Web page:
Buffalo residents gather to mourn at mass shooting scene

WASHINGTON—On Tuesday evening as the sun was going down, more than a thousand Buffalo residents gathered on a grassy lot on the East Side, across the street from the Tops Friendly Market where over the weekend 10 of their neighbours were killed.

One by one, they said the names of the victims who’d died at the hands of a gunman police allege travelled three hours to this spot with the racist intention of killing as many Black people as possible.

Ruth Whitfield. Pearl Young. Katherine Massey. Aaron Salter. Roberta Drury. Heyward Patterson. Celestine Cheney. Andre Mackneil. Geraldine Talley. Margus Morrison. “And now a moment of silence for our now-ancestors,” a speaker said.

These residents came here, hours after the President and the Governor had visited, to grieve their neighbours by candlelight with gospel music and biblical invocations. But they also demanded that in their memory, things needed to change.

“I wish I could sing. If I could, I could I would sing my wish that they will not have died in vain,” Franchelle Parker, executive director of the local organization Open Buffalo. “We can’t just celebrate their lives without change. We need legislative action.”

That was a theme of the speeches at the vigil: “We’ve had enough prayers and condolences. We need good policy,” one pastor who spoke said. “You know, it’s all good to have the President of the United States come here, but what’s the plan? Where’s the budget to make things better for us?” another speaker asked.

In that resolve to see changes they were aligned — in words — with the powerful politicians who visited, who spoke one after another of the need to combat racism and white supremacy, to implement better gun laws, and to comfort this community by delivering both criminal and social justice. The difference is that the politicians are the ones with the power to do something to act on those words, and these local residents have plenty of reasons to doubt whether they’ll see action on them.

This vicious apparent racist terrorist attack shattered this community. But it was a neighbourhood that had already seen plenty of struggle, shaped by racism and segregation. Buffalo is the sixth-most racially segregated city in the U.S., according to a University of Michigan study. The predominantly Black populated East Side community is one where inspirational murals provide splashes of bright colour on streets dotted with boarded up storefronts and overgrown vacant lots. Black residents of the East Side suffer high amounts of poverty, unemployment, and health problems, according to a University of Buffalo study released last year that concluded life conditions had actually gotten worse for these residents over the past three decades.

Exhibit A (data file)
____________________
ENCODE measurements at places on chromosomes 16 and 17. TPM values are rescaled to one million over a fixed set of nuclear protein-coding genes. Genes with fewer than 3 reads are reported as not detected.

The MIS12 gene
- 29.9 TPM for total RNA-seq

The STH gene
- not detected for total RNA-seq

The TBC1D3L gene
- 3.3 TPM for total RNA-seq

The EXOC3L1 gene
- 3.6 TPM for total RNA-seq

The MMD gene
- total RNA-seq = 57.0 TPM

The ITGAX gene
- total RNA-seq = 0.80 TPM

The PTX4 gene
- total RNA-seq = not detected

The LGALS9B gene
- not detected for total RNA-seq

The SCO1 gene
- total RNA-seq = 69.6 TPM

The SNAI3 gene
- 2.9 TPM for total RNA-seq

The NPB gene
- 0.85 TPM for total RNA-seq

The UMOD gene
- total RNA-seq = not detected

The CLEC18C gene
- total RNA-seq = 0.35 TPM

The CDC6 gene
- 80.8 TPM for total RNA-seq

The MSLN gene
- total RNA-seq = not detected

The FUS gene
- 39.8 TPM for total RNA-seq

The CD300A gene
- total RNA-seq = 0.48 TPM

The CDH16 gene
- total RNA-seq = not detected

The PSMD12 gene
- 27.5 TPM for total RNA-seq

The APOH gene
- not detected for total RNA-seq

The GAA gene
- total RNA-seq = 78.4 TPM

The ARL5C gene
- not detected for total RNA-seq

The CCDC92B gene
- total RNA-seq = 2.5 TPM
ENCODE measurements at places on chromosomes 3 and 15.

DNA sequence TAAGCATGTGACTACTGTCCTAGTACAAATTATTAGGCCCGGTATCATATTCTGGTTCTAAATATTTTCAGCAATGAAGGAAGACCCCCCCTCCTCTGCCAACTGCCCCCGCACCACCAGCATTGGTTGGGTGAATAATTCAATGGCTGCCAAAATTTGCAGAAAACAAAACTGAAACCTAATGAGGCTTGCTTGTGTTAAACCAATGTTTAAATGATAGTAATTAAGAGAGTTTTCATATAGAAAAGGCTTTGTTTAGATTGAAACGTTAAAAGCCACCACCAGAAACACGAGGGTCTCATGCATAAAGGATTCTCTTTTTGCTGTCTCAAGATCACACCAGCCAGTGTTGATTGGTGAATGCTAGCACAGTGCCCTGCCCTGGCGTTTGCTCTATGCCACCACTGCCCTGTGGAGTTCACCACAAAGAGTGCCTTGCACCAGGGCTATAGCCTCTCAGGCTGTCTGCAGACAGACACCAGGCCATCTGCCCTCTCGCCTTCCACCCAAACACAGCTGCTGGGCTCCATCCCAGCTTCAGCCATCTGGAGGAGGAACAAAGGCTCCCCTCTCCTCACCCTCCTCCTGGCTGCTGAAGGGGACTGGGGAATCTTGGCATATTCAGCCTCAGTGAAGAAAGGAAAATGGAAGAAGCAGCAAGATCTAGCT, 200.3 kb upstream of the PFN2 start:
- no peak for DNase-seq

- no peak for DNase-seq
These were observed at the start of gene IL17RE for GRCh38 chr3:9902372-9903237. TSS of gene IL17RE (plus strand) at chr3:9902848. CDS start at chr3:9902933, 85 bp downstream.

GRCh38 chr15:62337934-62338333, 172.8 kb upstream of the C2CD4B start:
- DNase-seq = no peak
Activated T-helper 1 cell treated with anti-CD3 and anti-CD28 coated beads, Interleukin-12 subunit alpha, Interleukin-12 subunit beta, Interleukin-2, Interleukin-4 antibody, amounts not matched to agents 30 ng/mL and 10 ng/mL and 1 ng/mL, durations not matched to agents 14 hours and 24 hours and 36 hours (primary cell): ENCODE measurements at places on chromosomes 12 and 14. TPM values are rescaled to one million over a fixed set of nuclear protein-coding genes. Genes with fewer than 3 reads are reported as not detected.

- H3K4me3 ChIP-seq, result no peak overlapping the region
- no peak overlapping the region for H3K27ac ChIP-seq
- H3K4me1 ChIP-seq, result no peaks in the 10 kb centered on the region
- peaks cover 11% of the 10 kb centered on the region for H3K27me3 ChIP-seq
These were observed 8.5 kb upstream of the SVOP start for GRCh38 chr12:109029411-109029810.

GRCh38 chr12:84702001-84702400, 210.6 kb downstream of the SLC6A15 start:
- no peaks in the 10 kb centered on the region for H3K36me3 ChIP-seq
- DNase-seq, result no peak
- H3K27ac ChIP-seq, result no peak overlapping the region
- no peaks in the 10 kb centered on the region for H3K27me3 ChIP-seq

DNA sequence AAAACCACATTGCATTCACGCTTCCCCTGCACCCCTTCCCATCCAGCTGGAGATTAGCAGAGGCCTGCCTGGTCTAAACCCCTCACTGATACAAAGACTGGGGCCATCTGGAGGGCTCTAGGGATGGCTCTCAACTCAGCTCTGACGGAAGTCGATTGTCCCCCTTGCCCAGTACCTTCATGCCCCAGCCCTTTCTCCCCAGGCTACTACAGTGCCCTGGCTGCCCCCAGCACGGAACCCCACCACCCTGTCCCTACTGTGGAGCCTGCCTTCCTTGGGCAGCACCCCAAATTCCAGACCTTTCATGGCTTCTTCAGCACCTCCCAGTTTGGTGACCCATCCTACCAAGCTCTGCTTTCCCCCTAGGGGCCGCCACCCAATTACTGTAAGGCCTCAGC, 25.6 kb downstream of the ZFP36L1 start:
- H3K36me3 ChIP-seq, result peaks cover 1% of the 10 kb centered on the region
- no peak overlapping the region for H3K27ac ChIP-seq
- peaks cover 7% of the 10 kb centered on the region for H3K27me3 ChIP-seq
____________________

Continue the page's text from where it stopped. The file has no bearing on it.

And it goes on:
Even the opening of the Tops supermarket where the shooting happened was considered a substantial neighbourhood victory in 2003 — there are no other proper grocery stores in the area, and community members had fought long and hard to convince the grocery chain to open a location for them.

That’s part of why, among the demands for justice made at the vigil Tuesday night, one community leader said it was imperative that the store reopen its doors.

But you can see why people here have reason to be skeptical of promises a change is going to arrive, even in the wake of such a tragedy as this.

Even President Biden acknowledged that changes in gun laws — which were among the top needs named by both community activists and visiting politicians — face tough political odds. Gun laws weren’t strengthened after the Sandy Hook shooting a decade ago — even a modest, bipartisan sponsored bill tightening background checks failed to come to a vote in the Senate then, despite vows at the time that it was finally time to do something. They haven’t been changed in the wake of dozens of mass shootings since.

After his speech on Tuesday, Biden was asked by a reporter what he could do about gun laws and the president acknowledged there wasn’t much he could do without the support of Congress. And what were the prospects of that, he was asked? “It is going to be very difficult. But I am not going to give up trying.”

Members of Buffalo’s East Side community are used to hearing that politicians are trying. And used to seeing them fail to deliver. The pastor who spoke Tuesday — the one who said the community had enough prayers and condolences — said that “we couldn’t get a deal in Congress” is an excuse long past its sell-by date. “That’s not going to cut it this time,” he said. Summoning what he said was righteous indignation and love for those who died, he said, “You need to respond not just with prayers, but with the stroke of a pen. We need to demand that those we pay do the job we pay them to do.”


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